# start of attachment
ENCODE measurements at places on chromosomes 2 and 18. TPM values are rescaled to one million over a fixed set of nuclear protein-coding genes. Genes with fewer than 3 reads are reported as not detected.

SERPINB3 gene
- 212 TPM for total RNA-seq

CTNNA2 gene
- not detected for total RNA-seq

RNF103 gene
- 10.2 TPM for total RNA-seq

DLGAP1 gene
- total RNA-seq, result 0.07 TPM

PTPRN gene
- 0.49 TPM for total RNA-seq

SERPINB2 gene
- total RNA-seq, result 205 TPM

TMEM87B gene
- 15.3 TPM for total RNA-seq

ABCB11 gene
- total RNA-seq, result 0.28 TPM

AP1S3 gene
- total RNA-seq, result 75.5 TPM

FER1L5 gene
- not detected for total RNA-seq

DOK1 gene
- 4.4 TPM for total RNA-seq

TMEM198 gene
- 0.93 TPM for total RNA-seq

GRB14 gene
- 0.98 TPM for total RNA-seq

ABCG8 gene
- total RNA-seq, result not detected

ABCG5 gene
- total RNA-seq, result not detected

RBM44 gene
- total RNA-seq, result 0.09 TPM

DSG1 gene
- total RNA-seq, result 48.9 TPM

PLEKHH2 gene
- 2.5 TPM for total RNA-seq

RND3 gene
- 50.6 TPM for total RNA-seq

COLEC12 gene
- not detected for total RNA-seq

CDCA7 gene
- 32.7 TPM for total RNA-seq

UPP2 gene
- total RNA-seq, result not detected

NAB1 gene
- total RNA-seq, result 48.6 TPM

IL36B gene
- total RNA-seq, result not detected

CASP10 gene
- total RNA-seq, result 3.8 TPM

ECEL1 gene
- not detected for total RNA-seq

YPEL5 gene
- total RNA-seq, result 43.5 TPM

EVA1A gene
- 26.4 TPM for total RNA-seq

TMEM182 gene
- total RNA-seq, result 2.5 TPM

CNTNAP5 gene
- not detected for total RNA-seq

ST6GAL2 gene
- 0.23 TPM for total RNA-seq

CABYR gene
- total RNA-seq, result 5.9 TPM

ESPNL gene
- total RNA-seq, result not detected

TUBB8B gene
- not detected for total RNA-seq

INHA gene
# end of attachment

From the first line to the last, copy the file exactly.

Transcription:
ENCODE measurements at places on chromosomes 2 and 18. TPM values are rescaled to one million over a fixed set of nuclear protein-coding genes. Genes with fewer than 3 reads are reported as not detected.

SERPINB3 gene
- 212 TPM for total RNA-seq

CTNNA2 gene
- not detected for total RNA-seq

RNF103 gene
- 10.2 TPM for total RNA-seq

DLGAP1 gene
- total RNA-seq, result 0.07 TPM

PTPRN gene
- 0.49 TPM for total RNA-seq

SERPINB2 gene
- total RNA-seq, result 205 TPM

TMEM87B gene
- 15.3 TPM for total RNA-seq

ABCB11 gene
- total RNA-seq, result 0.28 TPM

AP1S3 gene
- total RNA-seq, result 75.5 TPM

FER1L5 gene
- not detected for total RNA-seq

DOK1 gene
- 4.4 TPM for total RNA-seq

TMEM198 gene
- 0.93 TPM for total RNA-seq

GRB14 gene
- 0.98 TPM for total RNA-seq

ABCG8 gene
- total RNA-seq, result not detected

ABCG5 gene
- total RNA-seq, result not detected

RBM44 gene
- total RNA-seq, result 0.09 TPM

DSG1 gene
- total RNA-seq, result 48.9 TPM

PLEKHH2 gene
- 2.5 TPM for total RNA-seq

RND3 gene
- 50.6 TPM for total RNA-seq

COLEC12 gene
- not detected for total RNA-seq

CDCA7 gene
- 32.7 TPM for total RNA-seq

UPP2 gene
- total RNA-seq, result not detected

NAB1 gene
- total RNA-seq, result 48.6 TPM

IL36B gene
- total RNA-seq, result not detected

CASP10 gene
- total RNA-seq, result 3.8 TPM

ECEL1 gene
- not detected for total RNA-seq

YPEL5 gene
- total RNA-seq, result 43.5 TPM

EVA1A gene
- 26.4 TPM for total RNA-seq

TMEM182 gene
- total RNA-seq, result 2.5 TPM

CNTNAP5 gene
- not detected for total RNA-seq

ST6GAL2 gene
- 0.23 TPM for total RNA-seq

CABYR gene
- total RNA-seq, result 5.9 TPM

ESPNL gene
- total RNA-seq, result not detected

TUBB8B gene
- not detected for total RNA-seq

INHA gene